A more elegant way to obtain the contours would be to import an image of the map into a CAD system and draw the contours from the image, afterwards moving (elevating) the contours to their correct height.
Note that the example in the picture is just meant to illustrate the idea, it is not an example of a good terrain meshing. However, it shows some of the principles, for example that larger planar faces need not be split into triangles but can remain as polygons.
For some reasons, this approach does not work very well for the Muckle Flugga model:
So I started with a few images found in the internet and an aerial view of the rocks. I identified the main contours in the pictures and marked them in the aerial view. By the way, I decided to use 1:1000 scale, and I did so for very practical reasons: The maximum base size was to be A4 (297x210 mm) because the model had to be transported (I was on holidays when I started this). I also decided to model just the actual lighthouse rock and, just for fun, one small rock immediately beside it, omitting the other rocks in its immediate vicinity.
The characteristic contours as I saw them in the aerial image.
After that, I elevated the lines and faces to their correct height. I derived heights mainly from the photos (measured and estimated) with the main additional information being the height of 66 m given on the internet as the height of the light above the water.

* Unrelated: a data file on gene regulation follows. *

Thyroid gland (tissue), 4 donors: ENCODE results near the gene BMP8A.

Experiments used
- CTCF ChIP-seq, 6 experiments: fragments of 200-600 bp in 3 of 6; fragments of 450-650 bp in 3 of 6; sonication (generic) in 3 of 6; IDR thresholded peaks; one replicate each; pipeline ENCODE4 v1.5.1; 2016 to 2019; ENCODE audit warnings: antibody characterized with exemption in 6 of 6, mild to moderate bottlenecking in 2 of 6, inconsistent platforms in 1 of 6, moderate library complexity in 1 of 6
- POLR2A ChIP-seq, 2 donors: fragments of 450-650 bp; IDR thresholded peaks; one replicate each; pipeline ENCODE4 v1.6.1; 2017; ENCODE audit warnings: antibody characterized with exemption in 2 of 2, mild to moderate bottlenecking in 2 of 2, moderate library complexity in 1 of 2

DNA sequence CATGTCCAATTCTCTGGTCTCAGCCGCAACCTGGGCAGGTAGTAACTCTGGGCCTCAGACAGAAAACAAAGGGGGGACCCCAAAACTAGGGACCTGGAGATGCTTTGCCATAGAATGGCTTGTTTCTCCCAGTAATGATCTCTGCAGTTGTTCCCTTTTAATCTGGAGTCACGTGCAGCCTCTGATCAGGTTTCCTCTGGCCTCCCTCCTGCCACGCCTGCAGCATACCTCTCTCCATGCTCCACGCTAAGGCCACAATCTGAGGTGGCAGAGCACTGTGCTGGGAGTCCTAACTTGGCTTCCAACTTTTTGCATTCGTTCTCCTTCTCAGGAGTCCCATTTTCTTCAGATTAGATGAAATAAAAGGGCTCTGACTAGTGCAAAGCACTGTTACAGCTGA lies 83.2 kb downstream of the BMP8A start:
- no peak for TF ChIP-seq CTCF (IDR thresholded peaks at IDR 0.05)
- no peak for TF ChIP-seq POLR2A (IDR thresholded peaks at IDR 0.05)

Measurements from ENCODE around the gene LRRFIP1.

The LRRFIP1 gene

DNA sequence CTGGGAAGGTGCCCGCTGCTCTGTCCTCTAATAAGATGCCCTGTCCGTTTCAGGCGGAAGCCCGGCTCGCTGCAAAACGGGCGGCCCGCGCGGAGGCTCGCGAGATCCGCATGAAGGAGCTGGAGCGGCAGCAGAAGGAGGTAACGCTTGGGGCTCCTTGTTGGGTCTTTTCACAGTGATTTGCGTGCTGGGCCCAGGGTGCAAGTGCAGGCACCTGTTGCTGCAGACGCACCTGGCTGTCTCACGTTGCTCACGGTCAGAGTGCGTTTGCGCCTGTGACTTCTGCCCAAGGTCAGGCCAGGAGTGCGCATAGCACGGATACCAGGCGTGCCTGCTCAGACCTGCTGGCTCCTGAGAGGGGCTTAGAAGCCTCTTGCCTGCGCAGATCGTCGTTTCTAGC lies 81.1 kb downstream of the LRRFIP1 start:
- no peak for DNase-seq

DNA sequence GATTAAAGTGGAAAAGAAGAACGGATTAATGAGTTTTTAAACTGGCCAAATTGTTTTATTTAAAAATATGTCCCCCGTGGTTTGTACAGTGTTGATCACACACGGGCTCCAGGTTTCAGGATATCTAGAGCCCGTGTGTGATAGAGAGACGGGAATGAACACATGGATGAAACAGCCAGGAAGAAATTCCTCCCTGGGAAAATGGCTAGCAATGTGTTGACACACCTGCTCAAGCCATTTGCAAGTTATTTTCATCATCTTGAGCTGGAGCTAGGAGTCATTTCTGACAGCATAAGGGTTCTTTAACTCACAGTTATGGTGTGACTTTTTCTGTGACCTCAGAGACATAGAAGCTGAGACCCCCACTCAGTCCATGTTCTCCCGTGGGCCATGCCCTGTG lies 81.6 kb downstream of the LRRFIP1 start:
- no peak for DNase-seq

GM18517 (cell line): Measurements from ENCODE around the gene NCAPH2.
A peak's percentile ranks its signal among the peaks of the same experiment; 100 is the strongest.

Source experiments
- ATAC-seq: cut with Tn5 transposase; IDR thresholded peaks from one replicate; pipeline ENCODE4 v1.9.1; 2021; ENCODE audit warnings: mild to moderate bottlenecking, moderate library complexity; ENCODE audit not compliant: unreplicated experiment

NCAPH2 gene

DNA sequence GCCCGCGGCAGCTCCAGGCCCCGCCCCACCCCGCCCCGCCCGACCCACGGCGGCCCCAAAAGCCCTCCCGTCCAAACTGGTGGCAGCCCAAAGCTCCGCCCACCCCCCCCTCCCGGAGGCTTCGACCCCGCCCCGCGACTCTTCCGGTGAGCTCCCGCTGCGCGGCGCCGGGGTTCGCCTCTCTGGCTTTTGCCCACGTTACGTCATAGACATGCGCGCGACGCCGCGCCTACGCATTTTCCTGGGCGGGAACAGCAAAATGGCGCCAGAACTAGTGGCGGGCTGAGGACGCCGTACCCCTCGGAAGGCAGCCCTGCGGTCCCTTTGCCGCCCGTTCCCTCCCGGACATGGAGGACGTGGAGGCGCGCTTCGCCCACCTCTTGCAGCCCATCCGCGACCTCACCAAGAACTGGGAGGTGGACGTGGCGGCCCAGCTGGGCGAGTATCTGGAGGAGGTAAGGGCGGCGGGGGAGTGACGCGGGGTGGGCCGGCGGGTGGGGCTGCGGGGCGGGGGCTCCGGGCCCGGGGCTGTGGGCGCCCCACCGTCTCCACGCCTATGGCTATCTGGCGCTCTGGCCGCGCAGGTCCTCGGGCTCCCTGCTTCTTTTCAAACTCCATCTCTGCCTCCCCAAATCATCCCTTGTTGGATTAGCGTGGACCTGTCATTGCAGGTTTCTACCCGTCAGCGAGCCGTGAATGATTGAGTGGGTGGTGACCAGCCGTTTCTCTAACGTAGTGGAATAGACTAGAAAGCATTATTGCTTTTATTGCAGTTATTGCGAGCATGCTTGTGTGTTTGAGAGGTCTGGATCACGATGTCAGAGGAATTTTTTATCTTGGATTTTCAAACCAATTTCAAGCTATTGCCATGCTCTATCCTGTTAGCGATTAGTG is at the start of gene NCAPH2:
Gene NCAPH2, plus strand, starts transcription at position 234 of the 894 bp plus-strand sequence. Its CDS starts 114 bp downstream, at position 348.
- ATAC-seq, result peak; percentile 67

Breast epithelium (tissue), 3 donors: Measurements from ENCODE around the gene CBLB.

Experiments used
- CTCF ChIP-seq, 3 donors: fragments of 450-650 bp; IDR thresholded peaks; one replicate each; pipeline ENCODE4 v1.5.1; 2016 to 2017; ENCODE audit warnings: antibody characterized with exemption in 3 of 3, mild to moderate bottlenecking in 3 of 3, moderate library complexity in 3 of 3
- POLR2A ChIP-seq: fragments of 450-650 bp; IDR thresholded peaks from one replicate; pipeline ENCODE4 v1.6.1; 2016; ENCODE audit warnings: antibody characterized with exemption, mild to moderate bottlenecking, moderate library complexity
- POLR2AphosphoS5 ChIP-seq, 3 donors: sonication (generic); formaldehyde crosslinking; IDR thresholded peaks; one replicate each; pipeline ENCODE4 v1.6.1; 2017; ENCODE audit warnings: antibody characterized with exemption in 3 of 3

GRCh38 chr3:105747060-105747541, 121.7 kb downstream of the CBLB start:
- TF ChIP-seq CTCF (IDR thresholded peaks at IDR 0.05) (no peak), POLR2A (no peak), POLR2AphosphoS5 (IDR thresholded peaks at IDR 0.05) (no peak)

Some of the contours and points already elevated to their correct height. The photos were always used to compare the impression given by them with what the model shows.
I now proceeded to add triangle surfaces to complete the model, and then simplified some nearly-planar surfaces into really planar ones to improve the impression of how the rock structure was captured (and to simplify the model, of course).
Interlude: SketchUp makes it really simple to create planar surfaces.
When I was done with the rock modelling, I checked result against the images again to see whether the characteristics of the landscape had been captured in the 3D model, and then applied some necessary corrections. This is the result that I got after a few iterations and that seemed good enough to me:
The SketchUp model and the photos compared
The SketchUp model, coloured and with buildings added (as I would add to to Google Warehouse, for example)